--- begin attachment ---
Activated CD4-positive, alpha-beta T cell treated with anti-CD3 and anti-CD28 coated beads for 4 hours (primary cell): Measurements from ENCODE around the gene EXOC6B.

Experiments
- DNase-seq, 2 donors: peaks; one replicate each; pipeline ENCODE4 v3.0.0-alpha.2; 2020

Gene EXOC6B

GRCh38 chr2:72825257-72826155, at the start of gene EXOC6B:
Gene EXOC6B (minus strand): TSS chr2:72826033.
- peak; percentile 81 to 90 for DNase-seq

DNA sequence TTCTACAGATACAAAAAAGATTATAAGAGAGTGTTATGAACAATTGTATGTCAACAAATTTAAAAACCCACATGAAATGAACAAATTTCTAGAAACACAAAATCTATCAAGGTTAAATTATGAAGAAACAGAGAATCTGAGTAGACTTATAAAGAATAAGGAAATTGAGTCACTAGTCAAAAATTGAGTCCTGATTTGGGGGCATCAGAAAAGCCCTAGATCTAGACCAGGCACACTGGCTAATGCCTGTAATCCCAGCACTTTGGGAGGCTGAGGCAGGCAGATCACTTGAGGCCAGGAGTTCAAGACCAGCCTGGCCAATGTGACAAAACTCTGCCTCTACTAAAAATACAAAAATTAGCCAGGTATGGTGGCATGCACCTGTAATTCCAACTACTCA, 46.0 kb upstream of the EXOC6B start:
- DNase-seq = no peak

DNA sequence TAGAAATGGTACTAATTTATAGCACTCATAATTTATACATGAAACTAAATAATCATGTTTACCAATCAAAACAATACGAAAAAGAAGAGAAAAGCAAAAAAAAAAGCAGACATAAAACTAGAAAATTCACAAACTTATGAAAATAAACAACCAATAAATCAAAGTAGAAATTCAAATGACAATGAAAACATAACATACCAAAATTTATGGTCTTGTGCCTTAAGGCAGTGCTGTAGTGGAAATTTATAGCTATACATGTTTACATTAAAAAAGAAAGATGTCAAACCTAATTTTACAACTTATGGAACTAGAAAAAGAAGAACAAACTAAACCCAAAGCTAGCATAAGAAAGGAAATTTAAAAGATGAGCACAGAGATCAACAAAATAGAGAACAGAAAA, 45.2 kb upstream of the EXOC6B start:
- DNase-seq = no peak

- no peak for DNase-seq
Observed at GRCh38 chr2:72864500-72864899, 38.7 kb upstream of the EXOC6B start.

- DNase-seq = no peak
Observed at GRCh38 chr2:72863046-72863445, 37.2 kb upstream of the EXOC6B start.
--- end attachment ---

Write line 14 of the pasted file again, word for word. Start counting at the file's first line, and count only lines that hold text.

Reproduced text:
- DNase-seq = no peak